Player A & Player D arrange a game against eachother and agree to play the campaign standard 1750pts in their game. They will then roll off to see who has the initiative and that player will decide where the battle is fought. Player A rolls a 3 and Player D rolls also rolls a 3. Throughout the campaign the Allies win tied Initiative rolls. This is to represent the impetus the Allies had over the Germans at this stage in the war so Player D wins the Initiative.
Having read the General's Battle Plan for this turn Player D knows that Baden is a priority and chooses to attack there from Saarland so that he can use both Firestorm Counters there to help ensure his victory and to advance the Allies' goal of an assault on the Supply Depot at München in the coming turns.
There is only one Firestorm Counter in Baden so Player A uses this in response but knows that he'll be up against the odds in the coming battle.
Both players check that their armies are In Supply which they are as the Supply Lines run through both territories from Supply Depots in other territories without a break in the line through enemy controlled areas. This means that both players will be playing with an army of 1750pts. In addition to their 1750pts army Player D will have an additional 600pts to spend on Support Platoons and Player A will have an additional 300pts to spend on Support Platoons.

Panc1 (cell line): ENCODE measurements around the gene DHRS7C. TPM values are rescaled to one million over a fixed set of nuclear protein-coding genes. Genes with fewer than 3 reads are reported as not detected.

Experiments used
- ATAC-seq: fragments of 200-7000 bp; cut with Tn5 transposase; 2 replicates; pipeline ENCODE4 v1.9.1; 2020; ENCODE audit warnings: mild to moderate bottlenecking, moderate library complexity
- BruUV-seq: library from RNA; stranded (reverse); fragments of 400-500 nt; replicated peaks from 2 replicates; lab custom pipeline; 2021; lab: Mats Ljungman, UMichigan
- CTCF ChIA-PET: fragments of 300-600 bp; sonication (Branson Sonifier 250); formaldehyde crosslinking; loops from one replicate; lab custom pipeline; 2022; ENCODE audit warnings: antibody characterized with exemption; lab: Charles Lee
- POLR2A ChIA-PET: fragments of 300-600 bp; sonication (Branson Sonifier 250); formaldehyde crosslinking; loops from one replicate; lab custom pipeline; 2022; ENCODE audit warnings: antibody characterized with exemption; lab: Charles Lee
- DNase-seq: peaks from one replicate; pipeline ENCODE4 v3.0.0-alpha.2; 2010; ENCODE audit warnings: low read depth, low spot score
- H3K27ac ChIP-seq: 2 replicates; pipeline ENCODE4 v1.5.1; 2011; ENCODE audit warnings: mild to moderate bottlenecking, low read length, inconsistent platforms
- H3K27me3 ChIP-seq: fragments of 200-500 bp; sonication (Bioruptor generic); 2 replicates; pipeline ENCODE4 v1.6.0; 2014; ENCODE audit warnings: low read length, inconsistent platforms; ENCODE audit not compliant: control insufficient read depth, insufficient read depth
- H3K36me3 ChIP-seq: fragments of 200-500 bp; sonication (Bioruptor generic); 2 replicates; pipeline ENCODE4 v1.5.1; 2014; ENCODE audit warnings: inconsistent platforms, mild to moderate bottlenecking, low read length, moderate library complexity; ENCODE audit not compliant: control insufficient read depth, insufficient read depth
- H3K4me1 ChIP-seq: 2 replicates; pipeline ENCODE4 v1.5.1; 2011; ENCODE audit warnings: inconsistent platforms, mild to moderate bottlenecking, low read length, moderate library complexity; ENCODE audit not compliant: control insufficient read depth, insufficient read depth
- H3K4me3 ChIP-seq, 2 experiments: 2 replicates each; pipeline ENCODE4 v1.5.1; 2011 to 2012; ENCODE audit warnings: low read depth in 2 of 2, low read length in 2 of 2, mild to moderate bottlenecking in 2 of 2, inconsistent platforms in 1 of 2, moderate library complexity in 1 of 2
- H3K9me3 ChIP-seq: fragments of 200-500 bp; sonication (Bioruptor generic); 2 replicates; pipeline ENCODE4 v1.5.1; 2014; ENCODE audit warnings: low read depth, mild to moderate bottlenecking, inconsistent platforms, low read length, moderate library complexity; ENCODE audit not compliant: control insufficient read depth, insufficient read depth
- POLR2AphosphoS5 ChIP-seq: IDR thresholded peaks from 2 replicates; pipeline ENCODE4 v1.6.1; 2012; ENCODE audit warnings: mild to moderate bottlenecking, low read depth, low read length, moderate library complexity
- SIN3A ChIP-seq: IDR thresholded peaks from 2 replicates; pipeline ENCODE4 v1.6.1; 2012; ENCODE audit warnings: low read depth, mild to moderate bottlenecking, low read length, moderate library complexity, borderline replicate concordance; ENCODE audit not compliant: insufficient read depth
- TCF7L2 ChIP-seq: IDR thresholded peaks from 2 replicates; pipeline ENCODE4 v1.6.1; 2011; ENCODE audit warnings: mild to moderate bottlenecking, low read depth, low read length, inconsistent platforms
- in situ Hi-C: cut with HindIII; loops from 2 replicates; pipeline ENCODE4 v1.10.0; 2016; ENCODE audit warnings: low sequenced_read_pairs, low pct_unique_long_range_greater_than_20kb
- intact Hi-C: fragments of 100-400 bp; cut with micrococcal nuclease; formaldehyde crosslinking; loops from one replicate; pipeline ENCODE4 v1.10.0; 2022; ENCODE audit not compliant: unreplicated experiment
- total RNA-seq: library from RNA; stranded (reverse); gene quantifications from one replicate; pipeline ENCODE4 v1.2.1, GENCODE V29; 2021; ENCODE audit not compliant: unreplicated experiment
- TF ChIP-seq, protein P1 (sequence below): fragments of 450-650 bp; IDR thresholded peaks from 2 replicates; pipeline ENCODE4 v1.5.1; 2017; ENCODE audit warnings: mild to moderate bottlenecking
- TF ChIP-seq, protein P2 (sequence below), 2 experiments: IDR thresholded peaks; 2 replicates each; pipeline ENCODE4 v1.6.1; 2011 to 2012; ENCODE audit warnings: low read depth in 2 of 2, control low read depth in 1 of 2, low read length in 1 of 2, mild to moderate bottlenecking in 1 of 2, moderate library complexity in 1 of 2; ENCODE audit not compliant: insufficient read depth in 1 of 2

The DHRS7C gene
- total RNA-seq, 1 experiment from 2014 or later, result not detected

Player B & Player E also arrange a game and they roll for initiative. B rolls 6 and E rolls 4. This means the German Player B has the Initiative. The German General has stated that the Ardennes and Flanders are to be the main focus of their assaults this turn so Player B chooses to attack the Ardennes from the Rheinland. Player B uses both Firestorm Counters in the Rheinland to support his attack and Player E uses both in the Ardennes to create a level playing field and give him a chance of victory and with it a counter-attack into the Rheinland.
Both armies are In Supply and will play with 1750pts plus have an additional 600pts of Support Platoons.